Area Surveying, Inc.


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A Word of Caution

Over the years we've seen more people than we care to remember come roaring into our office dreaming of the fortune they were going to make in real estate.  Then they find out that the platting process is where the whirling wheels of free enterprise meet the inertia of government bureaucracy.   Enormous fortunes have been made in this country in real estate.  Even more enormous sums have been lost.  So before you head down the road to becoming the next real estate tycoon, please read this page.

The most important lesson to remember is this:  When you undertake to plat property you are a Real Estate Developer.  It doesn't matter if you just want to build one house on some land you own, add on to your business, or build a 1000 lot subdivision, you are a Real Estate Developer.  This means one thing to the various city officials you will come in contact with:  You have very deep pockets filled with cash.  Before you begin the platting process, please review the following checklist.  Until you know the answer to each and every question, or have hired someone to find the answers for you, you are not ready to start the platting process.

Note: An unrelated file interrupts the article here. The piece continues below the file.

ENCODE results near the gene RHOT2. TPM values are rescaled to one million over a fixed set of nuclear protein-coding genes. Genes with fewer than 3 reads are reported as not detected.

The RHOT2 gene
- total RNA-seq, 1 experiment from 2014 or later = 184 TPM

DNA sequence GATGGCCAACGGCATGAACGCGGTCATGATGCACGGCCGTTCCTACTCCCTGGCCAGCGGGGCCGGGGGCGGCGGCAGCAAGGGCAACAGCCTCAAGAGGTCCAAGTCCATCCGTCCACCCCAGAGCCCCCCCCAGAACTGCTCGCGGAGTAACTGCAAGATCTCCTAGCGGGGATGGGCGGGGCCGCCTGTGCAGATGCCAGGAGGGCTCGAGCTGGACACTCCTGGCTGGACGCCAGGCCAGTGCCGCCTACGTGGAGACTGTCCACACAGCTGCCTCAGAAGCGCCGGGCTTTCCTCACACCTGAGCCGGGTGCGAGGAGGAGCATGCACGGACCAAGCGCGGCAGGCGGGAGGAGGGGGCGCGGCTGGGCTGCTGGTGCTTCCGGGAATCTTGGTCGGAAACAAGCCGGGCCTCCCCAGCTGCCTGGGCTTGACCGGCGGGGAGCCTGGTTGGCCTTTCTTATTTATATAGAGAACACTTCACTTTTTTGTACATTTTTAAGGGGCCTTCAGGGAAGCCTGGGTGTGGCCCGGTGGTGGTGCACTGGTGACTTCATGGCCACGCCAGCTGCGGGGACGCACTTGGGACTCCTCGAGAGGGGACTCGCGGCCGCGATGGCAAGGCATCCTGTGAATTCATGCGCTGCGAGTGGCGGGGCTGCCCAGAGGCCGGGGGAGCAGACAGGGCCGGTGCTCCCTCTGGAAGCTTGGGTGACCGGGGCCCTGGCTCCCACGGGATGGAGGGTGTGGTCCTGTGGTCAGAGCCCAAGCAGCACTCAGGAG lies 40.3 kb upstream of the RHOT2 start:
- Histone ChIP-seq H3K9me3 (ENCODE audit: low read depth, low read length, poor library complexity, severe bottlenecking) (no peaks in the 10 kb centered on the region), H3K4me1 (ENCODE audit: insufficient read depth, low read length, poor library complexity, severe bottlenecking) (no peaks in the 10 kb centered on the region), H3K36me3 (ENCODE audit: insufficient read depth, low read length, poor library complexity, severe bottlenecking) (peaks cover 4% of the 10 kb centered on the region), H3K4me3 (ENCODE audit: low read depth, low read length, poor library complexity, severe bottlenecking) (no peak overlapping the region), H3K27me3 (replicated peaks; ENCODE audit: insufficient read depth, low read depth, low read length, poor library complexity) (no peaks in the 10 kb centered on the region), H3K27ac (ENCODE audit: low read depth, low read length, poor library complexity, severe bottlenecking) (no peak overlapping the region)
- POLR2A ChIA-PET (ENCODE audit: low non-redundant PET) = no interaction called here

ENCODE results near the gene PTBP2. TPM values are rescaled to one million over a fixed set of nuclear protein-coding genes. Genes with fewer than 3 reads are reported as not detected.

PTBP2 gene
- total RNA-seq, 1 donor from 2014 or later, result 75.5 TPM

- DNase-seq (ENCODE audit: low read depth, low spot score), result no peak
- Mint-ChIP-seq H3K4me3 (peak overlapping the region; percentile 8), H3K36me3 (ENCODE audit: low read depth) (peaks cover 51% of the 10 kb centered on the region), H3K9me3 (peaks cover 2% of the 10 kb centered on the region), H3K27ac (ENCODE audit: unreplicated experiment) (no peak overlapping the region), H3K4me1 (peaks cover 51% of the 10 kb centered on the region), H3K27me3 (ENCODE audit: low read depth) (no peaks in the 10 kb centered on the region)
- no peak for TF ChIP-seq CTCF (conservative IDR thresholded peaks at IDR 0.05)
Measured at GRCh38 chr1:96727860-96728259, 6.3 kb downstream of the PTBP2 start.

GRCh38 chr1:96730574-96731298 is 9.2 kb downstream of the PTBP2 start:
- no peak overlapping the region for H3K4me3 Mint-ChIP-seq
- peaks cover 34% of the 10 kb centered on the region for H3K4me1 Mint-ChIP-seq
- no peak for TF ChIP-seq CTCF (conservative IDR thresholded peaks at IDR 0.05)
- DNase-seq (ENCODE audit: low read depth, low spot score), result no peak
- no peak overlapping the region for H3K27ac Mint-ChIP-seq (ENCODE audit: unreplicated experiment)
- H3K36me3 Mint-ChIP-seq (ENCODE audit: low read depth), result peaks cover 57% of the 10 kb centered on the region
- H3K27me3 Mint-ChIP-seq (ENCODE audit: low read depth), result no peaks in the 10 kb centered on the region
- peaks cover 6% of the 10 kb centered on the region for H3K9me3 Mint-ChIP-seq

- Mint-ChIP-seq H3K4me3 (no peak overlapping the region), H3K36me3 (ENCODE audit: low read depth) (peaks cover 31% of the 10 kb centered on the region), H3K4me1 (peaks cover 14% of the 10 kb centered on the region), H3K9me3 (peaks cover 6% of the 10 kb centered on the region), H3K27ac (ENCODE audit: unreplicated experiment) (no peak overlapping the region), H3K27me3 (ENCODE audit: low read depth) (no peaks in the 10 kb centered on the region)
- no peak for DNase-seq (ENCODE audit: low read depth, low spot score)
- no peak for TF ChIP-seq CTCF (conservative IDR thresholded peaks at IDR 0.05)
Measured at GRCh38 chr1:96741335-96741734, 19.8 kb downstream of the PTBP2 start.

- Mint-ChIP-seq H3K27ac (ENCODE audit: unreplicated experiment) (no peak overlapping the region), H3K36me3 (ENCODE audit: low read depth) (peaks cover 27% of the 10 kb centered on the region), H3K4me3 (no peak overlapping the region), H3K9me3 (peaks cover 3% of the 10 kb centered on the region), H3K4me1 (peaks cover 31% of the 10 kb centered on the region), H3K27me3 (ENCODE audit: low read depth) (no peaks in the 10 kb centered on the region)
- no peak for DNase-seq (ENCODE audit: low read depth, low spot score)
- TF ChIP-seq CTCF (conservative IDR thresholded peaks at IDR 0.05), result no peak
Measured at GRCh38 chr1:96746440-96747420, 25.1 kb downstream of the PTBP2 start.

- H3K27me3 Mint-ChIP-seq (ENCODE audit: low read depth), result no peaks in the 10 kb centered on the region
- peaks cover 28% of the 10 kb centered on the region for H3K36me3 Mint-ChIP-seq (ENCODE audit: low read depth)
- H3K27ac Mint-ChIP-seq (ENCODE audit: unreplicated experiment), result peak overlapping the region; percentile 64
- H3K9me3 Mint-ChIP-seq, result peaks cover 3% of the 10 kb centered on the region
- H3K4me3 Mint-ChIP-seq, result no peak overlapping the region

Developer's Checklist For Plats
  • What type of Plat will you need?  What are the fees for submission?  What is the schedule for processing?
  • Does the property have the proper zoning for what you are proposing to do with it?  Will the project as you plan to develop it comply with the zoning regulations?
  • Are there adequate utilities (water, sewer, electric, gas, telephone, etc..) for what you are planning?  Assume nothing.  Contact the appropriate parties and find out.
  • Are there drainage issues that will need to be addressed?  Many municipalities almost routinely require the preparation of a drainage study along with a plat.
  • Are there any street widenings planned?  Do not assume that because your property sits on a little country lane that this does not affect you.  The city may be planning to turn that little lane into a major thoroughfare.
  • Will you be required to pay for street or sidewalk improvements?
  • If you are dividing up an existing lot, are there deed restrictions that prohibit subdividing the property?
  • Will the neighbors oppose your plans?  While legally, neighborhood opposition doesn't compel the city to deny your plat, it certainly doesn't make obtaining approval any easier.
  • What impact fees will you be charged?  Most cities impose large fees upon developers for connecting to the city water and sewer systems (see deep pockets above).
  • What fees or expenses have we failed to mention here?

We do not mean to discourage anyone.  We prepare and obtain approval of a large number of plats each year so it can be done.  In fact, we're quite good at it.  We offer this advice so you can be fully informed before you go into this process.